Film Festivals News - SXSW, SITGES, TIFF


Life's tough when you're a teenager. All those raging hormones. The confusion, the angst, the opposite (or same) sex, what to do with your life. Issues universal to all teenagers maybe, but compound that with being the only teenager... More »
By James Dennis   

SAVE YOUR LEGS Trailer Knocks It Out Of The Park

We've come a long way since Bodyline. While this staid period miniseries was a huge success for George Miller and Australian television, it didn't exactly launch cricket as a genre we started seeing more on screens - whether as a backdrop... More »
By Simon de Bruyn   


Daniel Edelstyn's ramshackle but absolutely captivating documentary How to Re-Establish a Vodka Empire is a pretty good argument for the idea that, if you're not sure how to tell your story, you should just throw all of it at the... More »
By Matthew Lee   

London 2011: HERE Review

Cartography is a strange discipline these days. With the physical geography of the world long since mapped (though that may change with global warming,) most cartographers are either concerned with political lines, or with incredibly detailed satellite imaging made possible... More »

London 2011: TRISHNA Review

Even in Michael Winterbottom's prolific and varied film career, it is probably inevitable that he would again tackle an adaptation of a classic english novel, and (as is befitting his Britishness) make a film set in India. His latest film... More »

London 2011: ALOIS NEBEL Review

Graphic novels might have a reputation for frivolity, but they also have been proven to be very good for dealing serious topics that require the kind of creativity offered to deal with trauma. Art Spiegelman's Maus and Joe Sacco's Safe... More »

London 2011: CARNAGE Review

It might seem that adapting a play for the screen is easy and fairly natural. You can recreate the setting, or add new ones. It's still a group of actors performing for an audience; they just deliver their words more... More »

London 2011: SNOWTOWN Review

Note to self: do not see films about killing and child abuse first thing in the morning. It will ruin your day. Which is to not to suggest that a film about such subjects is bad; far from it. When... More »


While cults and communes are not the exclusive domain of the United States, ones located within its borders are great fodder for artistic exploration. In the case of ones that abuse residents either physically or psychologically or both, we are... More »

London 2011: NOBODY ELSE BUT YOU Review

Even though she died nearly 50 years ago, Marilyn Monroe still holds a fascination for many film and conspiracy theory lovers. Director and co-screenwriter Gérald Hustache-Mathieu's film Nobody Else but You is a relatively light neo-noir thriller, with rather bizarre... More »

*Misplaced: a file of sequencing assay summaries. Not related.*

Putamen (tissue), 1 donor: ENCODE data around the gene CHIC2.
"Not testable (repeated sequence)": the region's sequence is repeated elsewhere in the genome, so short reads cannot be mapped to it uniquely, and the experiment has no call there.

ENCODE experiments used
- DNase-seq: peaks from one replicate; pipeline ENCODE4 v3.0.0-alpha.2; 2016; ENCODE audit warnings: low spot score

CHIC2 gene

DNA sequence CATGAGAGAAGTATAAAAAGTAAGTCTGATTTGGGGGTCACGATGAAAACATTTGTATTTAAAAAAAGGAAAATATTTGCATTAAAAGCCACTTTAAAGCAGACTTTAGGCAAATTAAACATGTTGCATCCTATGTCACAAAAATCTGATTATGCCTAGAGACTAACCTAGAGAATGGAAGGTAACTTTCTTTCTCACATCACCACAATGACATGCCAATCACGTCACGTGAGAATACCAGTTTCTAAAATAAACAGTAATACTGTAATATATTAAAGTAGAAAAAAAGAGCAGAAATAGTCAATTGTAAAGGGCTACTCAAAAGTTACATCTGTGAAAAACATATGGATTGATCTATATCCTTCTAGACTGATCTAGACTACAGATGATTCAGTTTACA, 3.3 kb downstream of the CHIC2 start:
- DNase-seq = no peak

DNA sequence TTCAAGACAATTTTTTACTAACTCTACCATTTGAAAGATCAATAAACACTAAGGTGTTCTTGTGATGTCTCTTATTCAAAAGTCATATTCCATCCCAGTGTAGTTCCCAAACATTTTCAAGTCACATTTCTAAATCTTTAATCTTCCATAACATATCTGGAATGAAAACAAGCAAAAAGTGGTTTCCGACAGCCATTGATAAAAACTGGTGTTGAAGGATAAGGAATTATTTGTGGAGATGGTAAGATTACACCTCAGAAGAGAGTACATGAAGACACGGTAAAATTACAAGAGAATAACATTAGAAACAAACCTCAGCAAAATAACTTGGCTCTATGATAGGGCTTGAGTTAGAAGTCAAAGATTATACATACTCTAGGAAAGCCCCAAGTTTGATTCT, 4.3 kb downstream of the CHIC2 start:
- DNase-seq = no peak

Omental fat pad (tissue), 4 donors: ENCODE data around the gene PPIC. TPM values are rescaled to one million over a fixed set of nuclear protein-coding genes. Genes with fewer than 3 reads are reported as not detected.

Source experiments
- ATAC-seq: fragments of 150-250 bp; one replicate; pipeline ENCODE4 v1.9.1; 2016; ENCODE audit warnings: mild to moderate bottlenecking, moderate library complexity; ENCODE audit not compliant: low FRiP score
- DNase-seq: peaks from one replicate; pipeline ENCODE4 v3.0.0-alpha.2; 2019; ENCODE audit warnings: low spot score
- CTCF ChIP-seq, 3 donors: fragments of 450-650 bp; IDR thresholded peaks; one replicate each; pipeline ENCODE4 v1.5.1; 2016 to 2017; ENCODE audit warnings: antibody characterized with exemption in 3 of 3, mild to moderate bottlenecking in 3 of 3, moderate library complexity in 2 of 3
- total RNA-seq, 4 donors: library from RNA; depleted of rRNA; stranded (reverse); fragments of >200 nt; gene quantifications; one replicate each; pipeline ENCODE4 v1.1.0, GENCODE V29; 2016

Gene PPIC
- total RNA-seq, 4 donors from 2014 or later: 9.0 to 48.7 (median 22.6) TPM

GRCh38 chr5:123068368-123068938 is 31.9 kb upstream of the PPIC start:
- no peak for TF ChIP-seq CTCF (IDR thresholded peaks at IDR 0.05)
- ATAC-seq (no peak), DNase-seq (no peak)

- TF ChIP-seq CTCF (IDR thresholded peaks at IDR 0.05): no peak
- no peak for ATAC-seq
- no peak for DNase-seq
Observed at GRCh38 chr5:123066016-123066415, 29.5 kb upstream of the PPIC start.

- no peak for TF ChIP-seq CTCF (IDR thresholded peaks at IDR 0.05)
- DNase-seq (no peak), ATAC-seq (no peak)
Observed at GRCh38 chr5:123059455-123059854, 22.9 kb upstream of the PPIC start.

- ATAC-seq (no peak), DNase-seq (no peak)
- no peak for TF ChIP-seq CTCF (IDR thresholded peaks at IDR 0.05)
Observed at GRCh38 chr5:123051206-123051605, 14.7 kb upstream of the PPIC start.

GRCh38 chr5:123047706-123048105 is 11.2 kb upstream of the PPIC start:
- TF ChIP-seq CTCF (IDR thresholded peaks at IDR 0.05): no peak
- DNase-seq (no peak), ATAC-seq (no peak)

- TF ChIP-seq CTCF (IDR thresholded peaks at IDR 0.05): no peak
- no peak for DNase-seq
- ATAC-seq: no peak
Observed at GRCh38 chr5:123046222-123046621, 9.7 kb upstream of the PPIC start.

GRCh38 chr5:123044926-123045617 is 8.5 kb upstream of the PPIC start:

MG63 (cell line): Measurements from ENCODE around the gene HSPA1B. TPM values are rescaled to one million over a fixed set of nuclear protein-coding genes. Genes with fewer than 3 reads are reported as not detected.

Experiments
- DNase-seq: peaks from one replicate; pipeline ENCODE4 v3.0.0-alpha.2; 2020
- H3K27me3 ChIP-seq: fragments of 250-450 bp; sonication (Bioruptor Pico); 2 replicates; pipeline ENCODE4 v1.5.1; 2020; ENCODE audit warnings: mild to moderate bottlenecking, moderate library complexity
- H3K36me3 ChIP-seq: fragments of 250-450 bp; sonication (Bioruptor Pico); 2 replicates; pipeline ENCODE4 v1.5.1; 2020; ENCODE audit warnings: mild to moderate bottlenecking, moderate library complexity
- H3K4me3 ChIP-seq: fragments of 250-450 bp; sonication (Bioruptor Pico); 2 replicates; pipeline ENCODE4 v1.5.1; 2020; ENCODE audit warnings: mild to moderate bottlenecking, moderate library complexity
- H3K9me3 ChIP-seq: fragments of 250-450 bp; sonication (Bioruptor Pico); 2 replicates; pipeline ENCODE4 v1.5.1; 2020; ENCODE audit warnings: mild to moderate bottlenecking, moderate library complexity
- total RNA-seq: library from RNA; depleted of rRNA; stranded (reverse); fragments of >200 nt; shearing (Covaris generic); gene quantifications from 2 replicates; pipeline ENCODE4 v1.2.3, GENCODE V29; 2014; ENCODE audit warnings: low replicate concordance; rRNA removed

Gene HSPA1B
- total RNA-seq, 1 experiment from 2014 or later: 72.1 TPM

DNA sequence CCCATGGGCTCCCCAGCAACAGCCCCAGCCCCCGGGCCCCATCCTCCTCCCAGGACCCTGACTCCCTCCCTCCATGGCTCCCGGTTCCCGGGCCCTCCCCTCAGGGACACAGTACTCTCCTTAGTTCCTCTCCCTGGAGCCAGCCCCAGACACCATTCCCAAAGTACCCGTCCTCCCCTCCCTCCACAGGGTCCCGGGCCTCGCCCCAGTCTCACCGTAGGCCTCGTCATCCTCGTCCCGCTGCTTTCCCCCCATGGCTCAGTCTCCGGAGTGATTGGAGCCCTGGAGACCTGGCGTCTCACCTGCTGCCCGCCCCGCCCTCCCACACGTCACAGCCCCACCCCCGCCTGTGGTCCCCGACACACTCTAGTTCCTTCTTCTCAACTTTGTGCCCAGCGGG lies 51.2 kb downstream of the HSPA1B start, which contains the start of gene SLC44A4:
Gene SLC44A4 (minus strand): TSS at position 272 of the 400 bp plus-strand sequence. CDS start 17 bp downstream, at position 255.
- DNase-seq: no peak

The Dardenne brothers might just be the most reliable film-makers working today. With a unique brand of realist cinema they've made a succession of critically lauded dramas concerned with Belgium's grimmer locales and inhabitants. Often involving low level criminality,... More »
By James Dennis   


Early One Morning (De bon matin) opens with middle-aged banker Paul Wertret (Jean-Pierre Daroussin) entering his office as normal before shooting two of his fellow workers dead without hesitation. Through a series of flashbacks as Paul sits at his desk,... More »
By James Dennis   

London 2011: DARK HORSE Review

Todd Solondz is either a pretty happy guy with a great imagination, or rather miserable and willing to share. Or it could be somewhere in between; either way, he has a knack for creating misanthropic characters who just can't seem... More »

BIFF 2011: 13 ASSASSINS review

Miike Takashi's chanbara flick 13 Assassins will probably strike a lot of people as much more impressive than it really is, if they've never seen a Kurosawa movie, read Lone Wolf & Cub or even missed out on Yôji... More »
By Matthew Lee   

BIFF 2011: MEEK'S CUTOFF review

Woe betide anyone who turns up for Kelly Reichardt's Meek's Cutoff expecting anything like a typical Western. Languid, spare and dreamlike, other than the setting and the motif of a journey across vast, inhospitable stretches of America there's little else... More »
By Matthew Lee   

Third Window Acquires SAWAKO DECIDES For Theatrical and Home Video

Our friends at Third Window Films are happy to announce their latest acquisition: Sawako Decides.  The film played to very appreciative audiences this year at Camera Japan in Rotterdam, Fantasia in Montreal, and the New York Asian Film Festival.  It... More »
By J Hurtado   

London 2010: A SOMEWHAT GENTLE MAN Review

A farcical comic drama form Norway, Hans Petter Moland's A Somewhat Gentle Man stars Stellan Skarsgard as Ulrik, released from jail after a lengthy sentence for killing the man who slept with his wife. Re-entering the free world with more... More »
By James Dennis   

London 2010: SOMEWHERE Review

[Our thanks to Shelagh Rowan-Legg for the following review.]Quentin Tarantino received a great deal of controversy when the jury at the Venice International Film Festival, of which he was the head, awarded the Golden Lion to Sofia Coppola's Somewhere. Many... More »
By Todd Brown   

London 2010: THE KING'S SPEECH Review

[Our thanks to Shelagh Rowan-Legg for the following review.]Winner of the Cadillac People's Choice Award at TIFF 2010, it's hardly surprising that The King's Speech would be getting probably the most attention of any film at LFF this year. It... More »
By Todd Brown   

London 2010: MEEK'S CUTOFF Review

[Our thanks to Shelagh Rowan-Legg for the following review.]Everything and nothing happens in Kelly Reichardt's new film Meek's Cutoff. But that is precisely the point, and what makes this film a work of quiet genius. Unlike most tales of settlers... More »
By Todd Brown   
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